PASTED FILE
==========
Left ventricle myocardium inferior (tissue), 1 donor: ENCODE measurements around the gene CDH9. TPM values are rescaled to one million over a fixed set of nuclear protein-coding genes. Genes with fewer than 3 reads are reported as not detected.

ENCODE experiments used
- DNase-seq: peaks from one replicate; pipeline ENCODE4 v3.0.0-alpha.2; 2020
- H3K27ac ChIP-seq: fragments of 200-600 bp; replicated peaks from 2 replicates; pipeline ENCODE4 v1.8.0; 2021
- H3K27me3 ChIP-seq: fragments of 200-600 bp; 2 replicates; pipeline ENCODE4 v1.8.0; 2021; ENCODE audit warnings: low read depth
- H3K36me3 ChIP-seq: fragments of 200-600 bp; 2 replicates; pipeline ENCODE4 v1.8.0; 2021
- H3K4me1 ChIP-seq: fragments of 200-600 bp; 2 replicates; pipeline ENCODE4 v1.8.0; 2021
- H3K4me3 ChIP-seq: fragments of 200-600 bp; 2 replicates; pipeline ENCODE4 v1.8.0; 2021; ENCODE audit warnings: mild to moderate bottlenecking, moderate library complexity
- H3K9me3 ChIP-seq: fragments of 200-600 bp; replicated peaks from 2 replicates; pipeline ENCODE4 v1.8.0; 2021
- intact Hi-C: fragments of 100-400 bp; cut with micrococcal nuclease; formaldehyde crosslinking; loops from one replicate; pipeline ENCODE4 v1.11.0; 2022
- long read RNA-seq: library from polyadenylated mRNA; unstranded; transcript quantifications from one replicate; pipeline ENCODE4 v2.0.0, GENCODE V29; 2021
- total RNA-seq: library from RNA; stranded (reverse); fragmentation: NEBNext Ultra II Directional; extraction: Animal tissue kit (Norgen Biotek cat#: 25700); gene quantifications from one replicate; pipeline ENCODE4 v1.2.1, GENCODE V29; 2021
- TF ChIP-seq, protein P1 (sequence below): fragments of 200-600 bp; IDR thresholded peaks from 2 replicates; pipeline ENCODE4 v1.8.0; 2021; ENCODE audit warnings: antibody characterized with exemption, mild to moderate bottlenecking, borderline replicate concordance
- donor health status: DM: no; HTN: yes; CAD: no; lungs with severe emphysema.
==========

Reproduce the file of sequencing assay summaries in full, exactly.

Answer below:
Left ventricle myocardium inferior (tissue), 1 donor: ENCODE measurements around the gene CDH9. TPM values are rescaled to one million over a fixed set of nuclear protein-coding genes. Genes with fewer than 3 reads are reported as not detected.

ENCODE experiments used
- DNase-seq: peaks from one replicate; pipeline ENCODE4 v3.0.0-alpha.2; 2020
- H3K27ac ChIP-seq: fragments of 200-600 bp; replicated peaks from 2 replicates; pipeline ENCODE4 v1.8.0; 2021
- H3K27me3 ChIP-seq: fragments of 200-600 bp; 2 replicates; pipeline ENCODE4 v1.8.0; 2021; ENCODE audit warnings: low read depth
- H3K36me3 ChIP-seq: fragments of 200-600 bp; 2 replicates; pipeline ENCODE4 v1.8.0; 2021
- H3K4me1 ChIP-seq: fragments of 200-600 bp; 2 replicates; pipeline ENCODE4 v1.8.0; 2021
- H3K4me3 ChIP-seq: fragments of 200-600 bp; 2 replicates; pipeline ENCODE4 v1.8.0; 2021; ENCODE audit warnings: mild to moderate bottlenecking, moderate library complexity
- H3K9me3 ChIP-seq: fragments of 200-600 bp; replicated peaks from 2 replicates; pipeline ENCODE4 v1.8.0; 2021
- intact Hi-C: fragments of 100-400 bp; cut with micrococcal nuclease; formaldehyde crosslinking; loops from one replicate; pipeline ENCODE4 v1.11.0; 2022
- long read RNA-seq: library from polyadenylated mRNA; unstranded; transcript quantifications from one replicate; pipeline ENCODE4 v2.0.0, GENCODE V29; 2021
- total RNA-seq: library from RNA; stranded (reverse); fragmentation: NEBNext Ultra II Directional; extraction: Animal tissue kit (Norgen Biotek cat#: 25700); gene quantifications from one replicate; pipeline ENCODE4 v1.2.1, GENCODE V29; 2021
- TF ChIP-seq, protein P1 (sequence below): fragments of 200-600 bp; IDR thresholded peaks from 2 replicates; pipeline ENCODE4 v1.8.0; 2021; ENCODE audit warnings: antibody characterized with exemption, mild to moderate bottlenecking, borderline replicate concordance
- donor health status: DM: no; HTN: yes; CAD: no; lungs with severe emphysema.